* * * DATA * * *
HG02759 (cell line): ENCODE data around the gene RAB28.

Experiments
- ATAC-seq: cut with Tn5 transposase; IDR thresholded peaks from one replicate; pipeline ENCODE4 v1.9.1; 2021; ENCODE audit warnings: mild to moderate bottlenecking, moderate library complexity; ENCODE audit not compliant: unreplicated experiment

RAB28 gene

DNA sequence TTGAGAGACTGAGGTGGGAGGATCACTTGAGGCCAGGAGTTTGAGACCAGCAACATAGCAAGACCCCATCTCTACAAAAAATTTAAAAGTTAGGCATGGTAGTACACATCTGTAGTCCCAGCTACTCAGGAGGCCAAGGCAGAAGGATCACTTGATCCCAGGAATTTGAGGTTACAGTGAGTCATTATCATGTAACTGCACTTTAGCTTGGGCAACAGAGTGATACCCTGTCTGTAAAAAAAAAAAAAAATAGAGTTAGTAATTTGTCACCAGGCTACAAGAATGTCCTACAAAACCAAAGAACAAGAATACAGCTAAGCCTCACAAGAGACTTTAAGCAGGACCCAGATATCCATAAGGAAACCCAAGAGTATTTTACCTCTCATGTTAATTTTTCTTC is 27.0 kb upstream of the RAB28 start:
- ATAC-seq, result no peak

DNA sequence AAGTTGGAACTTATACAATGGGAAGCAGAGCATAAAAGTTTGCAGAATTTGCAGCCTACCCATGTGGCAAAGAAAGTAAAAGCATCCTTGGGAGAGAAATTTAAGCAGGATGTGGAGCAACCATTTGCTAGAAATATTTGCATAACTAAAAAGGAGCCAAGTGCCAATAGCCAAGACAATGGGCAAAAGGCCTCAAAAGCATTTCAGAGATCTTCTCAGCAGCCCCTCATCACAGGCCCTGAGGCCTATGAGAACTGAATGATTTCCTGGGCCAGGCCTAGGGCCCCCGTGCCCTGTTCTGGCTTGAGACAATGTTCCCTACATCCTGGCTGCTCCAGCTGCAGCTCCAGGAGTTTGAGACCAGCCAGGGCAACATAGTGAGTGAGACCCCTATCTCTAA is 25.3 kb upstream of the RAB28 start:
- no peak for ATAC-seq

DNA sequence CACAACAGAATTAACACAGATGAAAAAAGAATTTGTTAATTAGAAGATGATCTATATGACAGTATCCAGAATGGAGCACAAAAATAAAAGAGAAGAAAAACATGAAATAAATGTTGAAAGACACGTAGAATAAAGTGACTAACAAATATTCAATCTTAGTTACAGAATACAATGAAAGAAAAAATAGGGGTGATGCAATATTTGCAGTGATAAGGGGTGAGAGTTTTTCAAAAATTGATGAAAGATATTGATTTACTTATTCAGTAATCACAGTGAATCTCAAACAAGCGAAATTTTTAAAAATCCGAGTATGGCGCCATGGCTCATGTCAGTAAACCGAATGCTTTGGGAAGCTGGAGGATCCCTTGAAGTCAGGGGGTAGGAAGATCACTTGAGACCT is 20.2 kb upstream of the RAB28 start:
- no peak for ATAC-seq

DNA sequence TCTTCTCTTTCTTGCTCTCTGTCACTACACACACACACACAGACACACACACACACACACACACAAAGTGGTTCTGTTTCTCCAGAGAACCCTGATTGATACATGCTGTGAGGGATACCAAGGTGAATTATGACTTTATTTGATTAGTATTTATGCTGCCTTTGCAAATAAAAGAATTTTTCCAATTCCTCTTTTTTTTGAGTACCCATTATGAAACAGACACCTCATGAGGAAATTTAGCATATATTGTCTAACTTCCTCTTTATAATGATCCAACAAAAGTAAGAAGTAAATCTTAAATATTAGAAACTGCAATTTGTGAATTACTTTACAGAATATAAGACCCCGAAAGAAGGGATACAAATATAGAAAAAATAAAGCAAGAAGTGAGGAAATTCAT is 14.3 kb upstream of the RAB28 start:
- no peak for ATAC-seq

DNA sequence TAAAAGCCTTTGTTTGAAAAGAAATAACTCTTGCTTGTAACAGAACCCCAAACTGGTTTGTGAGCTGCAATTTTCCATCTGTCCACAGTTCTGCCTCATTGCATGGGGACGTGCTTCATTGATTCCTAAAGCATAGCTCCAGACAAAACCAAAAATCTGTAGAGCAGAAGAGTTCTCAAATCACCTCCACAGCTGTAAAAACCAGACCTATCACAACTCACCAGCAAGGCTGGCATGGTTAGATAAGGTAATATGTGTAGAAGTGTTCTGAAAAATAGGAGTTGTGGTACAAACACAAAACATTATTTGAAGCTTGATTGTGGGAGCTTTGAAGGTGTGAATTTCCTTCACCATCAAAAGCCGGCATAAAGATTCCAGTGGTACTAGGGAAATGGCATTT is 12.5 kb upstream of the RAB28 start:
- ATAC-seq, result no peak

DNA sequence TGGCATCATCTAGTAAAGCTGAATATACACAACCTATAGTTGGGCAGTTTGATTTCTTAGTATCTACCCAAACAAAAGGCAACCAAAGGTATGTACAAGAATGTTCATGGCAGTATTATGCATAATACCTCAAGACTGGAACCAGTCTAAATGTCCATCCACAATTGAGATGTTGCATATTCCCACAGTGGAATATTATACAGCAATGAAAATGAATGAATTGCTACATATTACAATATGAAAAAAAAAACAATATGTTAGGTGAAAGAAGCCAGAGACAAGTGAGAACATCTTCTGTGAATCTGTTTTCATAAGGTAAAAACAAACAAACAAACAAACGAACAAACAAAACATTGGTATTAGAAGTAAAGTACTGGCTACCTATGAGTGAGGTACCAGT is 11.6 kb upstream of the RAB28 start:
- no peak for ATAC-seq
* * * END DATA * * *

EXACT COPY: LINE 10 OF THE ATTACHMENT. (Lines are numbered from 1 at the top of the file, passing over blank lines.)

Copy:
- no peak for ATAC-seq